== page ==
Monday, March 09, 2009
The Dodie Smith Canon
The lively writer Dodie Smith can be read again and again without pall, but only her classic novel, I Capture the Castle, and her children's book, The Hundred and One Dalmations, are in print. Therefore, I was thrilled to find The Town in Bloom, a 1965 novel, at a sale. it’s amazing when a rare book like this turns up . Some public libraries have a severe weeding policy - a banner at our library practically says, NO ‘60s POP FICTION AVAILABLE -and this book is, indeed, an ex-library book.
I’ve read I Capture the Castle eight or nine times, and once carried it as a talisman when I taught at a school that didn’t hire substitutes and had to proctor my classes during a bout of laryngitis. When students approached, I looked so glazed and threateningly germy that they took turns scrawling my notes on the board, fetched me cups of lukewarm tea, and allowed me to read my Smith comfort book. (Later I disinfected it and passed it around. I’m afraid I Capture the Castle may have been more popular than anything I assigned.) I have never met anyone who was less than charmed by Smith’s characters and blithe voice. The young, dreamy narrator, Cassandra, an aspiring writer, writes droll sketches in her diary of her family life in a dilapidated castle. “I write this sitting in the kitchen sink,” she begins.
The Town in Bloom is very stagy, so if you’re interested in the theater, you’ll enjoy it. It begins with a luncheon. LIke the author, the narrator, Mouse, is an amusing dilettante writer and a former aspiring actress; one minute she aches to finish writing a book, the next she decides she'd prefer to paint. Her wry viewpoint charms us from the beginning. When her eccentric friend Lilian, a former actress, invites three old theater friends to lunch by dramatically placing a personals ad in The Times, Lilian, Mouse, and Molly are the three who show up. But when Mouse glimpses an old woman on a park bench who might be the missing Zelle, she embarks on a taxi chase across London.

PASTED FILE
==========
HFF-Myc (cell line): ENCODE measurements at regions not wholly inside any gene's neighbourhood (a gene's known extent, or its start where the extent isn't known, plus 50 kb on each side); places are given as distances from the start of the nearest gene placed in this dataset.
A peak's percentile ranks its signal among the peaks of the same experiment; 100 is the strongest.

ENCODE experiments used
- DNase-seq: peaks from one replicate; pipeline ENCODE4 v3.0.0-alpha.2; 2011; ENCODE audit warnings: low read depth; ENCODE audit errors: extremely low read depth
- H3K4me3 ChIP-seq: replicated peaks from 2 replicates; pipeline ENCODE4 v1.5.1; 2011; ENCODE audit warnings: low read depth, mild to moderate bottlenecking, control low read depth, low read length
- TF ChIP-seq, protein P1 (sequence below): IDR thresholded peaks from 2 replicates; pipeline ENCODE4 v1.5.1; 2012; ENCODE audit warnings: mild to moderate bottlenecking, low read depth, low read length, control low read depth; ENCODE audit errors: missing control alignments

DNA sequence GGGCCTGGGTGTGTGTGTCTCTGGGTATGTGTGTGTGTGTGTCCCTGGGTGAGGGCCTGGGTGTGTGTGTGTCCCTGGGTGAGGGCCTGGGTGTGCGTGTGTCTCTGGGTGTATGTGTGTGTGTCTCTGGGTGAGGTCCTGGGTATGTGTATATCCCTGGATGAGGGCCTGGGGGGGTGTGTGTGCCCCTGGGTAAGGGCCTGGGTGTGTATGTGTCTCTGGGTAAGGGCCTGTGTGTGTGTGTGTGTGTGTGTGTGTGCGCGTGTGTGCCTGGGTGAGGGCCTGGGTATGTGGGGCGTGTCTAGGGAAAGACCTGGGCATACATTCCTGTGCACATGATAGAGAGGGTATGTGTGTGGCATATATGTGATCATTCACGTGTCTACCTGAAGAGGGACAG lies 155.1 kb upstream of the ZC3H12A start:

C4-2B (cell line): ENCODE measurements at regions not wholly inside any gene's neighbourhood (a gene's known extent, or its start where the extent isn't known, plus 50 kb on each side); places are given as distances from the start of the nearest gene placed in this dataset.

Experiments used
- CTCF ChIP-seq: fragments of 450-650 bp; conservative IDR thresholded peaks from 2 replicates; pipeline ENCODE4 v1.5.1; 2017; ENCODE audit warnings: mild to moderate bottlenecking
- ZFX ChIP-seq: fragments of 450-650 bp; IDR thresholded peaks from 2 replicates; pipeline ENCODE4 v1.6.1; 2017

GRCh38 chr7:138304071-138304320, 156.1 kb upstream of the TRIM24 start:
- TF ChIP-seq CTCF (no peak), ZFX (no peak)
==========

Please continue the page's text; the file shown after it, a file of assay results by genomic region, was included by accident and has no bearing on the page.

The novel is quite charming, though Mouse is not as interesting as Cassandra. The luncheon forms a frame for the book: Mouse's narration of an unforgettable period of their youth makes up the main story. At 18, the stagestruck Mouse moves to London. Although she cannot find a job as an actress - she is told again and again that she is a bad actress - she lives in a club for actresses and artists where she meets Lilian and Molly, who act in musical comedies. When Mouse lands a job at a prestigious theater as a secretary, she learns the business of the theater. Unfortunately, when she understudies for an understudy, she turns a drama into a comedy and infuriates the actors. She also falls for the famous actor/manager Rex Crossway.
Some scenes are extremely entertaining. The three meet Zelle on a rainy afternoon when they park their suitcases and handbags at a NO-VACANCY boarding house while they search for a cheap place to stay. Then they forget where the boarding house is (they can't even find the street). In desperation they finally dash out of the pouring rain into an unlocked empty house to use the telephone. While nervously drying off, they tour the house, and when Zelle finds them she is instantly amused, helps them find their boarding house in a taxi, and then treats them to dinner. (She pretends at first that she has a gun, but isn't afraid because she has eavesdropped on them and finds them hilarious.)
Some scenes are flat, but others show her dramatic flair (Smith was also a playwright). I Capture the Castle is the better novel, but I’m also enjoying this mildly. The cover flap, to which one should never pay attention, informed me: “The unusual little heroine’s freshness of outlook recalls that of Cassandra in ICTC, but Mouse is a more fully developed character with a deeper knowledge of life.” When I finish I’ll let you know. Smith fans might be disappointed; theater fans might like it.